How to keep employees engaged and productive in a downturn

by 06 May 2009

Ensuring that employees are engaged is crucial to keeping workplace morale and productivity high as the economic downturn continues, a recent report has found.

Highly engaged employees are almost 80 per cent more likely to be top performers, while they also miss 20 per cent fewer days of work and about three-quarters of them exceed expectations in their performance reviews.

The report, which was conducted by Watson Wyatt, also found that highly engaged workers tended to be more resilient to and supportive of organisational change initiatives.

“Keeping workers engaged and productive is always a daunting challenge,” said Debra Horsfield, Toronto practice leader for organisation effectiveness at Watson Wyatt.

“However, it’s even more crucial in this type of economic environment when organisations are striving to do more with less and employees are paying closer attention.”

She said there was no “one-size-fits-all” approach to employee engagement, and segmenting the workforce and tailoring communication, performance management programs and other resources to specific employee groups could be the most effective way to engage workers.

The report suggested that employers can take specific actions to increase engagement and productivity, which include:

Capitalise on “engageable moments”. An engageable moment is a critical juncture for maintaining and building engagement. It may occur during such programs as new hires’ onboarding, performance management and benefits enrollment, or when the organisation goes through particularly challenging economic times. “Highly-engaged employees are more resilient to organisational change, a key factor in today’s turbulent economy,” said Horsfield. “These employees are more likely to identify closely with the company, too. However, not all employees are immediately engaged when they are hired, it is how a company behaves at critical junctures that can elevate an employee’s performance or lower their productivity at work.”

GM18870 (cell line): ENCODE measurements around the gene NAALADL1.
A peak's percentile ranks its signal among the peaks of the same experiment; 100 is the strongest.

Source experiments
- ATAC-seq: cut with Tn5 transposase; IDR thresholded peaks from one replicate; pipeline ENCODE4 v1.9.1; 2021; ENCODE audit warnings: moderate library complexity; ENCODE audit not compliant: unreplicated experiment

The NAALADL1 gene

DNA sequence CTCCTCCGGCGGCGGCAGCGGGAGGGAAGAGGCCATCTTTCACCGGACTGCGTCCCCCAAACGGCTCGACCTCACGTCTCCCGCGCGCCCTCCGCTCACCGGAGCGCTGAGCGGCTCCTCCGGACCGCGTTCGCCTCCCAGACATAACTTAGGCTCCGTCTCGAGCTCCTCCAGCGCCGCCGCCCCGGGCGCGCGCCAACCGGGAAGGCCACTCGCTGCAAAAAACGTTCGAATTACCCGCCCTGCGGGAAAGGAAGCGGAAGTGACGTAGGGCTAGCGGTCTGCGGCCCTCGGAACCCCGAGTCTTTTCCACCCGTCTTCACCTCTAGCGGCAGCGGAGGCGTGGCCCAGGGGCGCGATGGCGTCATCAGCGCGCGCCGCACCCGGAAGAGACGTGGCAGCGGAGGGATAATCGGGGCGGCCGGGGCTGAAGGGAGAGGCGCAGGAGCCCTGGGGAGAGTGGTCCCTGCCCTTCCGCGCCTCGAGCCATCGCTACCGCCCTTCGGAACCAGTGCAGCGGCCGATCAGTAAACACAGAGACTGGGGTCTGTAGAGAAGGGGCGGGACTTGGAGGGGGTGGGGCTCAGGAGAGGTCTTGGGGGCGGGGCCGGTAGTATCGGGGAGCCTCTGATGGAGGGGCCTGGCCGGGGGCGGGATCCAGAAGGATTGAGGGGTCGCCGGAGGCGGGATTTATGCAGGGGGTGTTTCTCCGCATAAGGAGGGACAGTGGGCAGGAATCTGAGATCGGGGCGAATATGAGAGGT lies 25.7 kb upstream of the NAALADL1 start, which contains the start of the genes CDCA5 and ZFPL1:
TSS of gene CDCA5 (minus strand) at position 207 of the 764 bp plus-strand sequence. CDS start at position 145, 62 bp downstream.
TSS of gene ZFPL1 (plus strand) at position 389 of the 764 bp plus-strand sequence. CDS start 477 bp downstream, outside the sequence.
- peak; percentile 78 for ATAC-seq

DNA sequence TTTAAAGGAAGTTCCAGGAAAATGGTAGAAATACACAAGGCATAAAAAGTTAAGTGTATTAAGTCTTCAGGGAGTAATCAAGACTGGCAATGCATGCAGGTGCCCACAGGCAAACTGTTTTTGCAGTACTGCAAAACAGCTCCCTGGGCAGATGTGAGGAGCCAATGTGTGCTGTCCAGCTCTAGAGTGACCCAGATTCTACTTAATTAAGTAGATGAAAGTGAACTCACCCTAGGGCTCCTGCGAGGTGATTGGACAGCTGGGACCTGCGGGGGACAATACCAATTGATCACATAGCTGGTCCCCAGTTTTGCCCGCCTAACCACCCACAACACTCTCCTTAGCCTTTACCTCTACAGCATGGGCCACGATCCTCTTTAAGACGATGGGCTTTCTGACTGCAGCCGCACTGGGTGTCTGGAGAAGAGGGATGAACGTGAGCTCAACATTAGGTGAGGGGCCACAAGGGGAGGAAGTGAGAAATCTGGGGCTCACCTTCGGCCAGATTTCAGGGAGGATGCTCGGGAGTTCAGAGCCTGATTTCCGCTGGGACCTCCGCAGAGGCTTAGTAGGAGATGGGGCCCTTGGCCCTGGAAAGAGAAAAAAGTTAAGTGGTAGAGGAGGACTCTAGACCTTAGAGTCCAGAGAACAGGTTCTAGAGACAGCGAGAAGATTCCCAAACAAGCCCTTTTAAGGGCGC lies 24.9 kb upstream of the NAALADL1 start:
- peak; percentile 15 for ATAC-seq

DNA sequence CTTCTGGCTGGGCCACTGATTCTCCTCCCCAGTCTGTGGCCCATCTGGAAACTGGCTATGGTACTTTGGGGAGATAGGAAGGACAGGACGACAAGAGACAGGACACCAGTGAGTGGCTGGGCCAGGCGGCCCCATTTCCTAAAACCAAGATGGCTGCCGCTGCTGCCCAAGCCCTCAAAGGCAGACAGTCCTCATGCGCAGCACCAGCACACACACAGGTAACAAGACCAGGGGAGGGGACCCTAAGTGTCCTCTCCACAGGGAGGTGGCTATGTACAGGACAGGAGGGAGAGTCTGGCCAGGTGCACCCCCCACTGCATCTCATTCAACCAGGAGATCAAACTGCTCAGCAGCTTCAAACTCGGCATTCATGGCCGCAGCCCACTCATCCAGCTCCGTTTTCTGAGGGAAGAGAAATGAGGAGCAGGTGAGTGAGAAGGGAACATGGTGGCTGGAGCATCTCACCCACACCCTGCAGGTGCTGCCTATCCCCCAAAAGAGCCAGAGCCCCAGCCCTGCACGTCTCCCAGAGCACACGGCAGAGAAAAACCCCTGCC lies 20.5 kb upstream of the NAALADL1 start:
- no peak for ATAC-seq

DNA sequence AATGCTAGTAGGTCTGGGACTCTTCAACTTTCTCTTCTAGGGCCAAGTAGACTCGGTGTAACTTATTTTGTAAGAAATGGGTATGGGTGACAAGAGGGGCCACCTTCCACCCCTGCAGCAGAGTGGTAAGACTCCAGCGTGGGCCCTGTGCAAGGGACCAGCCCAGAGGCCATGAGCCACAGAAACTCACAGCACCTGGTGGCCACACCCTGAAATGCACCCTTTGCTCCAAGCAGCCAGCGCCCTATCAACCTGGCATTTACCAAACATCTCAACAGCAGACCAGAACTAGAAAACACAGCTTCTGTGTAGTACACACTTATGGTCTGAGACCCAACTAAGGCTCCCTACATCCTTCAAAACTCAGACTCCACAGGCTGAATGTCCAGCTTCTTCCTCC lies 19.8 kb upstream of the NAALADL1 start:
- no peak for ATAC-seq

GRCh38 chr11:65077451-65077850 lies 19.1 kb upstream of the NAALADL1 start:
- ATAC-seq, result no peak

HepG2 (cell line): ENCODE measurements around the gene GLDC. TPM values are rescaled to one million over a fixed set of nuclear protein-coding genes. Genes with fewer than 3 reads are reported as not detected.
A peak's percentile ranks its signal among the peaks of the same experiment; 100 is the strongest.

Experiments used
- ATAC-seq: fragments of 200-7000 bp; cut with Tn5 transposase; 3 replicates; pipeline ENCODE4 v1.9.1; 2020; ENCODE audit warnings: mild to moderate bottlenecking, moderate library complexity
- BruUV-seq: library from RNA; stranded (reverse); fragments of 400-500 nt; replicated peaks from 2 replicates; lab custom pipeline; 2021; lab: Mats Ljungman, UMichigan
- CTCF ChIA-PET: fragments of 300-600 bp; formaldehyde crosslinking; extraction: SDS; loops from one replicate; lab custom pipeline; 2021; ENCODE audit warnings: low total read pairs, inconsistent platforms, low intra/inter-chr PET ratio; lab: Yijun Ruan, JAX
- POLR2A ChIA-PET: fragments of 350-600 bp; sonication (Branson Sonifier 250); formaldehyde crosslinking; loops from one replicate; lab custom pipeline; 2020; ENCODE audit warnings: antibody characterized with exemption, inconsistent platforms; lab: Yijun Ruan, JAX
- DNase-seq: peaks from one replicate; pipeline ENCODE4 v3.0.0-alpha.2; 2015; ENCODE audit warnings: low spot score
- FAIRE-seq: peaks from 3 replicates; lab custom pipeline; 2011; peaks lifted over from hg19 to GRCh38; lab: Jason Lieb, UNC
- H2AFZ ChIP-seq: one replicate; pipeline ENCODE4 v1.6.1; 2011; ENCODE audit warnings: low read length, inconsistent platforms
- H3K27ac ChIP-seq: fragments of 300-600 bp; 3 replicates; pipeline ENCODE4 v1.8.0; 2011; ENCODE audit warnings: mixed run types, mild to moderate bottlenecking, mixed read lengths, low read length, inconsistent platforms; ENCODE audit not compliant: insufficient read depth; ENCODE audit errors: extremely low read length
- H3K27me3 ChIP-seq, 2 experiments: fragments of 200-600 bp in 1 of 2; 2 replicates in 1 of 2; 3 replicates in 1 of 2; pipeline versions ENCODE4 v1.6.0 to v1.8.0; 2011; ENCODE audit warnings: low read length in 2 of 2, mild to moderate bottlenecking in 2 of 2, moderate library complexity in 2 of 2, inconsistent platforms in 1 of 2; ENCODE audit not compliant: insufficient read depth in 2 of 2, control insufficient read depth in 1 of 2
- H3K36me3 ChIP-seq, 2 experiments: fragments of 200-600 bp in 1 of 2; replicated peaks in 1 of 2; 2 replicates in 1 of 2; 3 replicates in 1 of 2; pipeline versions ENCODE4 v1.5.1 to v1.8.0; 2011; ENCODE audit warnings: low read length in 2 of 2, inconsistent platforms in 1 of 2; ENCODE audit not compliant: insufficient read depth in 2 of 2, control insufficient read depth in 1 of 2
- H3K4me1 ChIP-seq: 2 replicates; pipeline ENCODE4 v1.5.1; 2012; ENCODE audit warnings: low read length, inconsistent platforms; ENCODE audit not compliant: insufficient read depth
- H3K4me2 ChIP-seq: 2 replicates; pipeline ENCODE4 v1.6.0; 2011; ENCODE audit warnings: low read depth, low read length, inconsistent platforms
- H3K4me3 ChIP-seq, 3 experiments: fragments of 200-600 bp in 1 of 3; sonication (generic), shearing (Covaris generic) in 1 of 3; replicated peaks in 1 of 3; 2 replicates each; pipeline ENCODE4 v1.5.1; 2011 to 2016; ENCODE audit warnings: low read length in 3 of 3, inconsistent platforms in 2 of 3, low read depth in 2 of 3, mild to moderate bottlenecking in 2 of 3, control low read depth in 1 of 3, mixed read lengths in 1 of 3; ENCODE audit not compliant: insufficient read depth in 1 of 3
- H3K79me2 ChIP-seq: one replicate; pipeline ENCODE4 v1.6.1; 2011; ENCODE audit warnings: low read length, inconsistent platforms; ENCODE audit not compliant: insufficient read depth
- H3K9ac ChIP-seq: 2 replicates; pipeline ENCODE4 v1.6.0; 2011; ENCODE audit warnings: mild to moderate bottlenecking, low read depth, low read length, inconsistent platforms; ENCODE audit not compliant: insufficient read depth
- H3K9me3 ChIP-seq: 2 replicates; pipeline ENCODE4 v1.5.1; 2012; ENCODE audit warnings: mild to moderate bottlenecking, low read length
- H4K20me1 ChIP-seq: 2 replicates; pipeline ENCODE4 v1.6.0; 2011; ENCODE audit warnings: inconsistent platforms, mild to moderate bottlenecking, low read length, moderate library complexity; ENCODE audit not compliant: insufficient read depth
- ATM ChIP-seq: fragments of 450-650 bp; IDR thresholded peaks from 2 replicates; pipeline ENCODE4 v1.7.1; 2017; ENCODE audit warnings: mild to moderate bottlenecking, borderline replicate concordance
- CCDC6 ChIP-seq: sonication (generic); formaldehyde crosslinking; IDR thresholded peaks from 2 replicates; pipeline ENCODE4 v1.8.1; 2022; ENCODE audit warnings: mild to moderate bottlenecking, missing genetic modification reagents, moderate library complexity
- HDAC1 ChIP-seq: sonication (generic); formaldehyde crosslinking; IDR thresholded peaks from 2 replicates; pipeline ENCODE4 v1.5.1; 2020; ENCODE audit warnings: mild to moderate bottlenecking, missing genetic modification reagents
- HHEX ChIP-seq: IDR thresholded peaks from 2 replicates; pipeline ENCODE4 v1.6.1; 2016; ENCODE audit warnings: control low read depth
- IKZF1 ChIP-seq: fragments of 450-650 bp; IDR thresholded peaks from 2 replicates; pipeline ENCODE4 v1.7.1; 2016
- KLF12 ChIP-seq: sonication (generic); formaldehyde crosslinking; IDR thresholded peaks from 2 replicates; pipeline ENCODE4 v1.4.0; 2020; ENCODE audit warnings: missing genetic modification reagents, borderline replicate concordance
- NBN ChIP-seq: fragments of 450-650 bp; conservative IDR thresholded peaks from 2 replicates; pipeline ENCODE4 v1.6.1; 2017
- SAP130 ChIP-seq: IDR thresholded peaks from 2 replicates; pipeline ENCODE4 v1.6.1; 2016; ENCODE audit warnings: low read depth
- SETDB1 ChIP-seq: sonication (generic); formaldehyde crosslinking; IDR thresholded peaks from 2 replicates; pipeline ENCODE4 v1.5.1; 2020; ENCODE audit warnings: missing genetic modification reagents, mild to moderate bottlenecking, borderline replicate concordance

Demonstrate strong leadership and clear direction. When times are difficult, employees want to know about their organisation’s specific plans and progress. Decisive action backed by clearly-articulated rationale can build support for corporate initiatives, particularly when individual performance objectives and rewards are tied to corporate objectives.

Manage organisational change with effective communication. Effective communication from senior management directly connects employees to the purpose of the organisation. This is particularly important in a challenging economy, when employees are anxious to learn the rationale behind decisions. Reviewing communication processes to ensure that information flows vertically as well as horizontally throughout the organisation will be an important step to employee engagement.

Emphasise customer focus. In difficult times, employees are aware that job security is strengthened by satisfied customers. Emphasising customer satisfaction keeps employees from being too internally focused and provides a common direction to move the organisation forward.

Institute and communicate a system of equitable rewards. While it may be necessary to cut back on rewards, organisations need to understand which reward programs are most important to engage their critical employee segments. Changes to rewards need to be communicated in a way that is consistent with delivering on the employment “deal”. When employees indicate that an organisation effectively delivers on the employment deal, they are 23 times as likely to be highly engaged.

Invest in the core. The key to driving productivity gains is increasing engagement among core contributors, who represent about 60 per cent of the typical workforce. Highly engaged employees are already working at or near their peak but are often limited by their less engaged co-workers. Focusing on engaging core contributors can improve both groups’ productivity.


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